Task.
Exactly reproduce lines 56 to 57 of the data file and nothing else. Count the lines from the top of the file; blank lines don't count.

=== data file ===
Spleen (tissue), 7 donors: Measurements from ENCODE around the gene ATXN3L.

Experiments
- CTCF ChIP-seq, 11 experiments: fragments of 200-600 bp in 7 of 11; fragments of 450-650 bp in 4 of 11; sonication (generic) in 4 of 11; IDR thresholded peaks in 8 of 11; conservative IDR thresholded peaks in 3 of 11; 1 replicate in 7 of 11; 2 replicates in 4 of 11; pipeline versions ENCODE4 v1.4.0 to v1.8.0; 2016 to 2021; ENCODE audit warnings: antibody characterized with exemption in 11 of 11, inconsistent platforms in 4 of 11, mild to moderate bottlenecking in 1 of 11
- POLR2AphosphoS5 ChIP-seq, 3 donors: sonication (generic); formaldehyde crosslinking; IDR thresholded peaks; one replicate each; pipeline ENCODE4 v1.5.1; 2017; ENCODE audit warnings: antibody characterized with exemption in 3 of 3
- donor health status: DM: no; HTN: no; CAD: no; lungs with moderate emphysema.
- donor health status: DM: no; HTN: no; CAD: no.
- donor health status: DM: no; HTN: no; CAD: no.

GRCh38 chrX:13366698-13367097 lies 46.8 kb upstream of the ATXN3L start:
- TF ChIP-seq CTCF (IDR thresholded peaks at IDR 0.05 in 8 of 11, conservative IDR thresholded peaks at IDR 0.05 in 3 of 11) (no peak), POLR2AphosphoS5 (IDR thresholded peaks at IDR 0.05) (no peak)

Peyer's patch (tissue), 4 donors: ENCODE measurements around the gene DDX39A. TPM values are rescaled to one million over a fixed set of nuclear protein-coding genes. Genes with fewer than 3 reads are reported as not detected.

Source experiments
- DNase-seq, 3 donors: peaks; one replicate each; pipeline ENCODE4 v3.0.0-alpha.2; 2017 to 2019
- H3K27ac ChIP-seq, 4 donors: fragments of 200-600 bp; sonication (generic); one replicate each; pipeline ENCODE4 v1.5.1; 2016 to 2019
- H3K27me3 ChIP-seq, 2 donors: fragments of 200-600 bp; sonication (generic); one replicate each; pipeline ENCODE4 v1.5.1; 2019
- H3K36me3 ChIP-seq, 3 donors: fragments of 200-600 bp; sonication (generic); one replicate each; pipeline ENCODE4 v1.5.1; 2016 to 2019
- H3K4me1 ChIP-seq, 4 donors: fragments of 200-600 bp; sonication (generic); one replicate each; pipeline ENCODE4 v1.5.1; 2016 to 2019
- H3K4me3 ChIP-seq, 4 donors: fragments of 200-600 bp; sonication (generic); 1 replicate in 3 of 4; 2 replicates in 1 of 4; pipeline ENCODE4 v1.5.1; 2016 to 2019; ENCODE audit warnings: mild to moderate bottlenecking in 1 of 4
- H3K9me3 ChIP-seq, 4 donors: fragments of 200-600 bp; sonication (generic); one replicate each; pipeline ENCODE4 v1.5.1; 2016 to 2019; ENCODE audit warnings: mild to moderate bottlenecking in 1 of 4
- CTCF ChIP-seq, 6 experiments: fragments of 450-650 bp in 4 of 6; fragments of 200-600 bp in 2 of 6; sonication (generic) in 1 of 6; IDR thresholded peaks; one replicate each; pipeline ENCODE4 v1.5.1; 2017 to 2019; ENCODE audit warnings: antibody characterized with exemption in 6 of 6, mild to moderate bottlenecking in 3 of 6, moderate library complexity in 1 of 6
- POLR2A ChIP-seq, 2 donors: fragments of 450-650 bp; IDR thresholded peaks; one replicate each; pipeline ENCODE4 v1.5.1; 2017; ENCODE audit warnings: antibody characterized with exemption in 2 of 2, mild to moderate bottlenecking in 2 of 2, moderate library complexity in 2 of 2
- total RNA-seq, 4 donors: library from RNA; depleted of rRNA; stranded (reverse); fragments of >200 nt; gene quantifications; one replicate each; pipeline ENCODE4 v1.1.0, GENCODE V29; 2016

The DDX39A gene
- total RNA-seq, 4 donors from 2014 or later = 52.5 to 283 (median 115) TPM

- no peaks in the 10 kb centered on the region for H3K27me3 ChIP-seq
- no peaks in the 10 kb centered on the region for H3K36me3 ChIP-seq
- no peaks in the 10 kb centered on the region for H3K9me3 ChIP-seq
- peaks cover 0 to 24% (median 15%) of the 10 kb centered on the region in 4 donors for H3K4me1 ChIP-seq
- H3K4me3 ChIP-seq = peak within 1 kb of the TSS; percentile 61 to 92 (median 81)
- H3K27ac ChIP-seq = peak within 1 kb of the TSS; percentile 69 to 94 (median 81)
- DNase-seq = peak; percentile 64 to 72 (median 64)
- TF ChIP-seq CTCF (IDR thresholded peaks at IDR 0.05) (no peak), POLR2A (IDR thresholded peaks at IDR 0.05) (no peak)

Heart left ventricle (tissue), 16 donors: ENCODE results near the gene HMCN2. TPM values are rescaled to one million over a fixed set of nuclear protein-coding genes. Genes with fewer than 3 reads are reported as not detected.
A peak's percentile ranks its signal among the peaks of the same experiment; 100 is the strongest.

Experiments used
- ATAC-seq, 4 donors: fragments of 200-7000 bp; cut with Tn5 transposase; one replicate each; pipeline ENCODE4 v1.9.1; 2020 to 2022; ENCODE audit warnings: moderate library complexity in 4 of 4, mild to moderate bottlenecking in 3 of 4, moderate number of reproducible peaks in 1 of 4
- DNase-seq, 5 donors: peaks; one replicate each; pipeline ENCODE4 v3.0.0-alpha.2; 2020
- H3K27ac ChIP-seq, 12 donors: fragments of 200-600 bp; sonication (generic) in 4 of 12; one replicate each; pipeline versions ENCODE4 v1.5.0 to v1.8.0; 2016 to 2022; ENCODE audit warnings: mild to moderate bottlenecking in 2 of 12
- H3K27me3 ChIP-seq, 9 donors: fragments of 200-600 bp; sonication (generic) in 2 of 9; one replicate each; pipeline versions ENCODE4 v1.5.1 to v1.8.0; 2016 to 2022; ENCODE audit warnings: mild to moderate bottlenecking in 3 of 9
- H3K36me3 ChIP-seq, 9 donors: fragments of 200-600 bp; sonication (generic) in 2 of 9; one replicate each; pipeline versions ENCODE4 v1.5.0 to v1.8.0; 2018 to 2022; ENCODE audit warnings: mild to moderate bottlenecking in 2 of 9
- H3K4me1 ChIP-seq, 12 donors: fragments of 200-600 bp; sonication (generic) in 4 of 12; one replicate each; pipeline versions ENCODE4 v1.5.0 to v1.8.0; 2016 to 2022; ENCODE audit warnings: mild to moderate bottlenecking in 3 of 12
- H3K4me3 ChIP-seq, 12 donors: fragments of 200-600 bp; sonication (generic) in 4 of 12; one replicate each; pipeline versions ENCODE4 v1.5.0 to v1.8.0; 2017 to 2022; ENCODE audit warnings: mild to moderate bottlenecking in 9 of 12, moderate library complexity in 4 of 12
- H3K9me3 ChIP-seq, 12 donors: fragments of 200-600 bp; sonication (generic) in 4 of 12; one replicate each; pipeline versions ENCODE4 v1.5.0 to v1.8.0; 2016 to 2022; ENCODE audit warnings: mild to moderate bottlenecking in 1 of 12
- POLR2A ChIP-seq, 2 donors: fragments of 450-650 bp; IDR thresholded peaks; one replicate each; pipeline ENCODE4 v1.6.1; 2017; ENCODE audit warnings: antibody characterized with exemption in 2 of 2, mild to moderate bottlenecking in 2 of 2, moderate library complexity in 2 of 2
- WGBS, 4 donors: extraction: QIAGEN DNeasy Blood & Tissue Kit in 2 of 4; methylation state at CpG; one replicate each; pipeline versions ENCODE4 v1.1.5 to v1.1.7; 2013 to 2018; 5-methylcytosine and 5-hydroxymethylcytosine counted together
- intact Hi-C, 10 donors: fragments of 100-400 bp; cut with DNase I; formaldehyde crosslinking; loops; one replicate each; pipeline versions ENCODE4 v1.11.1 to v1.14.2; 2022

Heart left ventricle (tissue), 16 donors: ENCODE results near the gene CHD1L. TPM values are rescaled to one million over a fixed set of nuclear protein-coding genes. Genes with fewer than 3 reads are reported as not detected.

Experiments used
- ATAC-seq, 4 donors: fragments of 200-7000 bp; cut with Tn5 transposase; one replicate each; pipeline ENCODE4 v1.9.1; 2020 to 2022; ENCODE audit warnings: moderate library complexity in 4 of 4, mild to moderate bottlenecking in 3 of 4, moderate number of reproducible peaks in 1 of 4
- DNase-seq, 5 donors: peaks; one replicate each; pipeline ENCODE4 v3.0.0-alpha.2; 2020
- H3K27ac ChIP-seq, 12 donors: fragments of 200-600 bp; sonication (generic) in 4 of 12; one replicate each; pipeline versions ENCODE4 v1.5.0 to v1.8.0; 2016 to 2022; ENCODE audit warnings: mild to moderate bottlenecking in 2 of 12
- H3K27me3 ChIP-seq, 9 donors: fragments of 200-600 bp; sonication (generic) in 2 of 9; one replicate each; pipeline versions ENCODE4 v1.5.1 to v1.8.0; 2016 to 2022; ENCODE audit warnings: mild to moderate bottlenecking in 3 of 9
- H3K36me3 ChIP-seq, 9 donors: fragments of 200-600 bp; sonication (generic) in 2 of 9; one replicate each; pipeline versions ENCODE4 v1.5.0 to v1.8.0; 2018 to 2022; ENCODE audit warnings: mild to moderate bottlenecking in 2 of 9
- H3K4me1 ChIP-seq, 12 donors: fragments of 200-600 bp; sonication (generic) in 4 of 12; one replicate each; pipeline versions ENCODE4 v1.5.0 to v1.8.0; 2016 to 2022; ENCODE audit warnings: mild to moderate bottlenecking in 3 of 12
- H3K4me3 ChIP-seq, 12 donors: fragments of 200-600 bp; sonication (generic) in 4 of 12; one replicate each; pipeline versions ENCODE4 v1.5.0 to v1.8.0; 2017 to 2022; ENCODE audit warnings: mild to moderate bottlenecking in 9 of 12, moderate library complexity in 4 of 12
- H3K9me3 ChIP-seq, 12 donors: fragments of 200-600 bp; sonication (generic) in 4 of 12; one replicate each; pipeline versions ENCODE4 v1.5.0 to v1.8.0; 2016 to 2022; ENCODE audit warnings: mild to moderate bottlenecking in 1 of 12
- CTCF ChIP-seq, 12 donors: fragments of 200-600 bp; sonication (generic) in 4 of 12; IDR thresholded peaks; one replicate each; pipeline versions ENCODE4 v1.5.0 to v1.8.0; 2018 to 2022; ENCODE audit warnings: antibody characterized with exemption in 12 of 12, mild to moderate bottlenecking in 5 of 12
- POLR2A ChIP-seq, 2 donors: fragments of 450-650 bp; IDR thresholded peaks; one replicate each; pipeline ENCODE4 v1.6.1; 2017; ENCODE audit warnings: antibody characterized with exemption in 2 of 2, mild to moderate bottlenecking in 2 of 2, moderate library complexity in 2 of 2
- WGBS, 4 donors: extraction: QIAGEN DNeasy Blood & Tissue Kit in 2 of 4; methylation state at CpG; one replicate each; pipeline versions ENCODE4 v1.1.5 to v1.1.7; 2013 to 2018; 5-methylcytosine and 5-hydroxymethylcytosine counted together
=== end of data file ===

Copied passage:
- CTCF ChIP-seq, 12 donors: fragments of 200-600 bp; sonication (generic) in 4 of 12; IDR thresholded peaks; one replicate each; pipeline versions ENCODE4 v1.5.0 to v1.8.0; 2018 to 2022; ENCODE audit warnings: antibody characterized with exemption in 12 of 12, mild to moderate bottlenecking in 5 of 12
- POLR2A ChIP-seq, 2 donors: fragments of 450-650 bp; IDR thresholded peaks; one replicate each; pipeline ENCODE4 v1.6.1; 2017; ENCODE audit warnings: antibody characterized with exemption in 2 of 2, mild to moderate bottlenecking in 2 of 2, moderate library complexity in 2 of 2